2 February 2009 The renovation project designed to make United Nations Headquarters in New York more modern, safe and sustainable will result in a significant “greening” of the landmark complex that will reduce energy consumption and operating costs, as well as lower the world body’s carbon footprint, the official in charge of the overhaul said today.
“The environmental performance of the Headquarters complex will be significantly improved upon completion of the Capital Master Plan,” Michael Adlerstein, Executive Director of the five-year, $1.9 billion project, told a news conference in New York.
“We’ll reduce energy consumption by a projected 44 per cent as compared to existing conditions,” he noted. “This is an improvement over the 40 per cent figure reported last year.”
The reduction in energy consumption will be achieved through design initiatives in two key areas, Mr. Adlerstein reported. The first involves improving the building “envelope,” including by replacing the existing single glazed curtain wall on the exterior of the Secretariat building with a new, high performance double glazed curtain wall.
This also involves installing automated interior shades and blinds to control heat gain and maximize the use of natural light. In addition, new insulation and other energy-conserving measures will be installed on roofs and exterior walls to reduce the heat transfer in both summer and winter. As a result, “our building envelope will leak less energy,” he stated.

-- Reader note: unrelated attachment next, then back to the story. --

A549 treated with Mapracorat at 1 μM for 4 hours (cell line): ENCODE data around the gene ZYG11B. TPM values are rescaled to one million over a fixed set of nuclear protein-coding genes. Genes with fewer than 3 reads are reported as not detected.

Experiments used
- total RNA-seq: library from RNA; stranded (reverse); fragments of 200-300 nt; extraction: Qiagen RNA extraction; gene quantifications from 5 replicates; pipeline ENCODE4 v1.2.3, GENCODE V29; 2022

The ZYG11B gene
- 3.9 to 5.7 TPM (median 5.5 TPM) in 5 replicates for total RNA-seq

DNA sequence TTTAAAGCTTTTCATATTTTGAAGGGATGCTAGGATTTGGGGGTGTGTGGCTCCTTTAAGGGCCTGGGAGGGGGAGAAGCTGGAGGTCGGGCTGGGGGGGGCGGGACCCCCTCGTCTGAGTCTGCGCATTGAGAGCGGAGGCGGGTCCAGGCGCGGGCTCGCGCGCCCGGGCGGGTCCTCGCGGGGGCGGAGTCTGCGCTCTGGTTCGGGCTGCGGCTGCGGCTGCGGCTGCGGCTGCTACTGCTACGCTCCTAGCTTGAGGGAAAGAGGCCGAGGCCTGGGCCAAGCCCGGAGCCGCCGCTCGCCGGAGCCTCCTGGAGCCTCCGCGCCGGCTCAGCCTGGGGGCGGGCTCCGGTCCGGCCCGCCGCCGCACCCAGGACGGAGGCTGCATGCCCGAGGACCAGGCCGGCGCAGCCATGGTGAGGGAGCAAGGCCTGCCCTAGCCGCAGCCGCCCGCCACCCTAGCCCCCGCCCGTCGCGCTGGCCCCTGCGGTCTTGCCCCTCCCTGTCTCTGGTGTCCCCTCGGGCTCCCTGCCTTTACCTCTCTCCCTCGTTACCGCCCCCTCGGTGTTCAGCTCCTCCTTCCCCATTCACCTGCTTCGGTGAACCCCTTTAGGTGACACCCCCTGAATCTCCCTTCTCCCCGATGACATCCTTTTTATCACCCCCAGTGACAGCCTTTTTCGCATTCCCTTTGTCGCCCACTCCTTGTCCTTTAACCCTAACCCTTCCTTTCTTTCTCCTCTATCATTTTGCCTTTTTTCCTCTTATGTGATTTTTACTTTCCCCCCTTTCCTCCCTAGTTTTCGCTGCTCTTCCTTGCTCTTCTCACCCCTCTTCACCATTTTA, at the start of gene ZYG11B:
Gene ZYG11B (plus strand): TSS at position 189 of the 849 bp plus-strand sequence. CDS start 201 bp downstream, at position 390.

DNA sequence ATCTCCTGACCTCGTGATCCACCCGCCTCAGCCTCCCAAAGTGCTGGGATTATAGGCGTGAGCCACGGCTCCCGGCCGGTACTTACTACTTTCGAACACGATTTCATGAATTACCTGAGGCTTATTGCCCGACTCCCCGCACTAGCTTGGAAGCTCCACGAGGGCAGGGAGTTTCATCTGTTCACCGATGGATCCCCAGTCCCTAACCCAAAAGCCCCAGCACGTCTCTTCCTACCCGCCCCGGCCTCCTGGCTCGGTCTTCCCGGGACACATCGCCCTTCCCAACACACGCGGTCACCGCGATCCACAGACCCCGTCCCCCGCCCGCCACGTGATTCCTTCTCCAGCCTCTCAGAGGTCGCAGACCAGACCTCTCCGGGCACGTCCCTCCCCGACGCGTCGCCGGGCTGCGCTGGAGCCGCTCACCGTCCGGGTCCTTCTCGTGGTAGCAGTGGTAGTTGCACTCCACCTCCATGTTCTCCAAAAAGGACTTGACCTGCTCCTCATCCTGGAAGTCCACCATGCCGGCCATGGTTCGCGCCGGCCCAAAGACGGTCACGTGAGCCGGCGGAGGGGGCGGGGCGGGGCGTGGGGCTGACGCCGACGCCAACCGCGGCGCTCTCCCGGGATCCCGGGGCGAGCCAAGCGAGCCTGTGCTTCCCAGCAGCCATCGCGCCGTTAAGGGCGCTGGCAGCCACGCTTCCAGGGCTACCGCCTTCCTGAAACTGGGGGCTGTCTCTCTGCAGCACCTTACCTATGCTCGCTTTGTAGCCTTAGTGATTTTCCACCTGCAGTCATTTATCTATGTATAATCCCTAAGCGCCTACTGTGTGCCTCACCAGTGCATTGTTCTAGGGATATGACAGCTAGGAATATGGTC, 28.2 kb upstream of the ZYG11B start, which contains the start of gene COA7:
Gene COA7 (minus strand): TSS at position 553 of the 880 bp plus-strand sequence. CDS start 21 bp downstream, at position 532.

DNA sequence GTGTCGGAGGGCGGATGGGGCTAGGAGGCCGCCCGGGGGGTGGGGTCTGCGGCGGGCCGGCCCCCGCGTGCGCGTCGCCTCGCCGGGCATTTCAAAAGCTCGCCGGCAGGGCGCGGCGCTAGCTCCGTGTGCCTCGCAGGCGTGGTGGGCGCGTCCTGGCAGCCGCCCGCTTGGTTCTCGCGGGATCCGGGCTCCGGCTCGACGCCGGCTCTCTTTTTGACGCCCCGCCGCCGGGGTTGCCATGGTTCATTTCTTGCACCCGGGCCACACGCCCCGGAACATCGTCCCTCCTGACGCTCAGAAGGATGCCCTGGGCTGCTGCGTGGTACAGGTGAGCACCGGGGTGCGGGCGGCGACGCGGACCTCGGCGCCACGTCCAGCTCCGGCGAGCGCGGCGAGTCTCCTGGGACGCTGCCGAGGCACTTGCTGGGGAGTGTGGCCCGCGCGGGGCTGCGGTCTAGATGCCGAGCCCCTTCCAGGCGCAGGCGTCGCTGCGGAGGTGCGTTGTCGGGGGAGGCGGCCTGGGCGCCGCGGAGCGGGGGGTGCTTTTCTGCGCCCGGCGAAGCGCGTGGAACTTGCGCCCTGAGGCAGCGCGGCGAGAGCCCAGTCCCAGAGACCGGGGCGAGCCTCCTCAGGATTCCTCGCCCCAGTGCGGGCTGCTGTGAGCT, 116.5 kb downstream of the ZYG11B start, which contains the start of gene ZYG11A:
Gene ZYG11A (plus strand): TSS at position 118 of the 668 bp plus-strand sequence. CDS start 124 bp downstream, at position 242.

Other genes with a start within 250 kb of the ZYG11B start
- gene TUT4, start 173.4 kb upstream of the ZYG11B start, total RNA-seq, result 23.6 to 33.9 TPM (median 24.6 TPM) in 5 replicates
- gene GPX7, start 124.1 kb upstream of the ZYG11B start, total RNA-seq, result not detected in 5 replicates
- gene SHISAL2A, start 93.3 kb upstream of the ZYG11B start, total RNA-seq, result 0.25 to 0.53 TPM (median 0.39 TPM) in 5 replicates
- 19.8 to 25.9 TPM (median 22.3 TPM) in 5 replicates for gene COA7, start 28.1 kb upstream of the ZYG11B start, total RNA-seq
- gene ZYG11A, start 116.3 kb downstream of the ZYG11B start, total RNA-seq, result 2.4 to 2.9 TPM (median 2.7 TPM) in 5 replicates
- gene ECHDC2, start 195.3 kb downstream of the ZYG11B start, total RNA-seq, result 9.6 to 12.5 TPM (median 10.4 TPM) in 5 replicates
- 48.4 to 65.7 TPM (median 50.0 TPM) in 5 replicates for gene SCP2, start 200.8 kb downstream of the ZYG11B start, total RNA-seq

The second area of energy efficiency incorporates significant efforts to improve the heating, ventilating and air conditioning systems, as well as installing a sophisticated building management system which will automate the central controls of the building’s “antique” thermostat system.
“The combination of a more secure building envelope and a higher technology heating and air conditioning system will save operating costs and lower our carbon footprint for decades,” said Mr. Adlerstein.
The sustainability measures also include “dramatically” more efficient lighting systems, as well as a daylight harvesting system which will automatically control artificial light levels in response to natural light levels.
Mr. Adlerstein stressed that the project is on schedule and will be completed as planned in 2013, adding that he is confident the project will be finished within the approved budget.
“We’re making great progress on the temporary North Lawn building, the fit-out of our other swing spaces and the procurement tasks in support of the project,” he noted.
It is expected that by the conclusion of the next general debate of the General Assembly in September, the temporary building will be completed and the Secretary-General, his staff and the functions of the conference building will move into it.
Meanwhile, the floors in all three leased swing space locations, two in Manhattan and one in Long Island City, are being fitted out while some last minute designs are being finalized.
While a small number of staff have already moved out of the complex, the bulk of the moves are slated to peak from June to August of this year, when it is least disruptive to the work of the Organization.
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